You've probably heard--or will soon be hearing--a lot about thesis statements, and their significance in your academic papers. But what is a thesis statement?

A thesis statement is essentially the distillation of your argument or analysis into one or two sentences. It serves as a summary of your essay's argument, position, analysis, etc. on the topic at hand. Envision your thesis statement as a road map: it is a guide for your readers, a way for them to know what they can expect to find in your paper. A thesis statement should:

  • tell the reader how you will interpret the subject under discussion

  • answer the question asked of you. A thesis is an interpretation of a question or subject, not the subject itself. The subject, or topic, of an essay might be the Vietnam War or Anna Karenina; a thesis must then offer a way to understand the war or the novel.

  • be a single sentence (sometimes two) somewhere in your first paragraph. The rest of the paper, the body of the essay, introduces and organizes evidence that will persuade the reader of the logic of your argument.

Because your thesis statement is, in essence, the summary of your paper, you will likely revise, or even rewrite it multiple times as you work on your paper. A thesis statement should not be set in stone from the beginning. Start with a working thesis, a basic idea or argument that you can support with evidence, but that you will adjust as you develop your ideas. Once your paper starts to take shape, and you have a better sense of the scope of your argument, you can begin to flesh out your working thesis into something more permanent.

The final version of your thesis statement should be narrow and specific, rather than broad and vague. Here are some examples of weak (broad and vague) versus strong (narrow and specific) thesis statements.

Weak thesis statement: "A healthy diet is important."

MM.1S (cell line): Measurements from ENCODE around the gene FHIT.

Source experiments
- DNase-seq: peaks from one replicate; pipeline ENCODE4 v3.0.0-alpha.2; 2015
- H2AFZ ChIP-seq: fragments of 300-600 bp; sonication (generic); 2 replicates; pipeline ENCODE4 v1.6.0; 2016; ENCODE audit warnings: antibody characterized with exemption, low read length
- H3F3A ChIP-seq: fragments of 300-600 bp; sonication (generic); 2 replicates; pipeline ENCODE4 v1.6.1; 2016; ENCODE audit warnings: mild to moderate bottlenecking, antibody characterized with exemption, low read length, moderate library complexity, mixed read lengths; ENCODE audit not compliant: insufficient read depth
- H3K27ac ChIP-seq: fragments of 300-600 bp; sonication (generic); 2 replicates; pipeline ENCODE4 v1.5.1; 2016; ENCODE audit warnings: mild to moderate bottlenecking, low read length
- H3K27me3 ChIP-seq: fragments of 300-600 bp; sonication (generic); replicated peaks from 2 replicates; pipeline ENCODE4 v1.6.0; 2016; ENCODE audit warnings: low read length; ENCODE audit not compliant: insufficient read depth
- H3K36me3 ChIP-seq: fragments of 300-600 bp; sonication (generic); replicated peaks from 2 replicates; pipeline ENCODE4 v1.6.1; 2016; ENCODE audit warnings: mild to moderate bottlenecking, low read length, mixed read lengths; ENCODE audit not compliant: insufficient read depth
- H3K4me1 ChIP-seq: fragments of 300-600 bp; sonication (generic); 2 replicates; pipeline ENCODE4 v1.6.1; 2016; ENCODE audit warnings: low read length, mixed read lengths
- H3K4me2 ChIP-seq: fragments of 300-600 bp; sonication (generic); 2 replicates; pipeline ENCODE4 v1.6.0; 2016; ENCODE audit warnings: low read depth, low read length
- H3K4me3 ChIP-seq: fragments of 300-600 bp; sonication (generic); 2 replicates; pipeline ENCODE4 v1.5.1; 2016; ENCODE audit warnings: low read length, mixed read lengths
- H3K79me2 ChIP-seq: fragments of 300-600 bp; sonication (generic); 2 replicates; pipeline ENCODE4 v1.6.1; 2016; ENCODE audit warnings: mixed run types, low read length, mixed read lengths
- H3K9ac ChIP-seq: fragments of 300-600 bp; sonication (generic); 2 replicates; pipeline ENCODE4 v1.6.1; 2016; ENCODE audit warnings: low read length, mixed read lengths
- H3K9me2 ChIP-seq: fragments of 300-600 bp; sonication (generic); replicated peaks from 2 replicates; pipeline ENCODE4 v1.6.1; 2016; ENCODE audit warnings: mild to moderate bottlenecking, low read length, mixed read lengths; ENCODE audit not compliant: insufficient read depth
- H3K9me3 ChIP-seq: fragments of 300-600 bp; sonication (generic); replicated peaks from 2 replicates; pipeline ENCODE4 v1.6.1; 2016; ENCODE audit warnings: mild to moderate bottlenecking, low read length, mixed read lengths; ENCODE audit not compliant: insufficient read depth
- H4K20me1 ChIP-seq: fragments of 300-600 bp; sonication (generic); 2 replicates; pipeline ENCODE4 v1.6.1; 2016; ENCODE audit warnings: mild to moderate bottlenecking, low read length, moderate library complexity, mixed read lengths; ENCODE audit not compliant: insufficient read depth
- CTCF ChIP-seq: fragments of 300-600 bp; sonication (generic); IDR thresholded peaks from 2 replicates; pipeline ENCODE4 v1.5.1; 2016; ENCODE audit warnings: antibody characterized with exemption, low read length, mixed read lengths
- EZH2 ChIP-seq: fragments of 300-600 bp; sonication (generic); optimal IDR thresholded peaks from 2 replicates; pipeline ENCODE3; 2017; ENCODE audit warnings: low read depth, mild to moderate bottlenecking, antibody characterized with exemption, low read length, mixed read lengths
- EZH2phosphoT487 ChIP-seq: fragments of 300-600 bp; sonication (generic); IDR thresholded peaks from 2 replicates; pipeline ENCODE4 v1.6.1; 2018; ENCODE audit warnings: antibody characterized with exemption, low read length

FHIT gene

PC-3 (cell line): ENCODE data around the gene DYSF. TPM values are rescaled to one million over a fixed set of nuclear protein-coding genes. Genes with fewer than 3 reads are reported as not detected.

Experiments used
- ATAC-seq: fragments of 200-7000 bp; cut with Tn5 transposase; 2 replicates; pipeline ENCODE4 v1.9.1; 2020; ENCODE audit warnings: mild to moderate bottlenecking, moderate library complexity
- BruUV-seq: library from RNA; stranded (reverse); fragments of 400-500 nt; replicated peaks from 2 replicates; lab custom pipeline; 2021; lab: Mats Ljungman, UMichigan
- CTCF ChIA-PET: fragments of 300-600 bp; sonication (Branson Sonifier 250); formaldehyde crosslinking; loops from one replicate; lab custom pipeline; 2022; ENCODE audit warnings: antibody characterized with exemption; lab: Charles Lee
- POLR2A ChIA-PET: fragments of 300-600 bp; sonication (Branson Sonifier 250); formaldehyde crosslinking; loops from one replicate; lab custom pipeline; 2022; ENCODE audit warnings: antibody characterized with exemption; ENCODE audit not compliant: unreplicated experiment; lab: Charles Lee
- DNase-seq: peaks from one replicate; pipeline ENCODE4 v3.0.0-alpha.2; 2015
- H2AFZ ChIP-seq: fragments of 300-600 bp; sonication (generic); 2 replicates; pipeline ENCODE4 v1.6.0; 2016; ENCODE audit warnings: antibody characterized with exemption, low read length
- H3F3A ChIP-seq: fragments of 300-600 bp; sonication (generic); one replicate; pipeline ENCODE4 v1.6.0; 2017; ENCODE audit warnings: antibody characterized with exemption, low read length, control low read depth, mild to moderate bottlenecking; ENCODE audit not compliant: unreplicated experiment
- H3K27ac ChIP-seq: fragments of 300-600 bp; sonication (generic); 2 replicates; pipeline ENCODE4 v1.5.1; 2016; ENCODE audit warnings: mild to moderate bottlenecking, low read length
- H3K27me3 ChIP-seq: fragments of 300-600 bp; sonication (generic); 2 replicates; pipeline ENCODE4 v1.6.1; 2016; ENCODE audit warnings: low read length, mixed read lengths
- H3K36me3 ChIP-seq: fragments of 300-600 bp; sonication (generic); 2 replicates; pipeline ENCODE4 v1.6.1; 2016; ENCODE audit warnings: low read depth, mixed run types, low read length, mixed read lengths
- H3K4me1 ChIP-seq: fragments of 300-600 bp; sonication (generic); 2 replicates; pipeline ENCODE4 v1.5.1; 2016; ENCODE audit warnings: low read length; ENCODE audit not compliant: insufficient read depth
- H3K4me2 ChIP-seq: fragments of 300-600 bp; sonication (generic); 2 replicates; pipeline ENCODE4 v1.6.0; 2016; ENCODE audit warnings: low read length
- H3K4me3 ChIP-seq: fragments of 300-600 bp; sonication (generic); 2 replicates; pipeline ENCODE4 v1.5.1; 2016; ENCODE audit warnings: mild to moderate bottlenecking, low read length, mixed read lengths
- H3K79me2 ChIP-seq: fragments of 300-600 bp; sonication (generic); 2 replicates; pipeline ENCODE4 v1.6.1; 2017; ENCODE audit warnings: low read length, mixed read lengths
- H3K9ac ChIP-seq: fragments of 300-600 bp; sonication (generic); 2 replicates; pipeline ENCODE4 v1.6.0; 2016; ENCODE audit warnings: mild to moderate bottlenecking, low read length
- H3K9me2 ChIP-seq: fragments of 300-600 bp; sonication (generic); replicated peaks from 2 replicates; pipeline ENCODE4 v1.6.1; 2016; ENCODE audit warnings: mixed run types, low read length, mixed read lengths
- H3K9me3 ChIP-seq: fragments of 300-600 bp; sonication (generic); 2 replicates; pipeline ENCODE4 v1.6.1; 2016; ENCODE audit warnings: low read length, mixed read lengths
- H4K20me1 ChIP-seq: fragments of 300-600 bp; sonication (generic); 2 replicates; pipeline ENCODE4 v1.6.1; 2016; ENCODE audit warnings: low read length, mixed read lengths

This is a weak statement because it is vague (what will the writer be discussing?), and it offers no real argument. No one can dispute that a healthy diet is important. But what makes a healthy diet? How does a healthy diet affect the body? A strong thesis statement answers the questions "how?" and "why?"

A strong version of this statement could read: "A healthy diet is important because it increases energy, prevents illness and promotes wellbeing in all people."

This version of the thesis statement is strong because it is specific, it tells the reader exactly what they can expect to read in the paper. Readers will expect the author of such a statement to spend significant time on how a healthy diet increases energy, how it prevents illness, and why that promotes wellbeing.

Here are a few more examples of weak versus strong thesis statements:

Weak: "Romance novels are an important stepping stone for new writers."

Strong: "Widely ridiculed as escape reading, romance novels are an important proving-ground for many unpublished writers and, more significantly, as a showcase for strong heroines."

Weak: "The North and South fought the Civil War for many reasons, some of which were the same and some different."

Strong: "While both Northerners and Southerners believed they fought against tyranny and oppression, Northerners were concerned with the oppression of slaves while Southerners defended their right to self-government."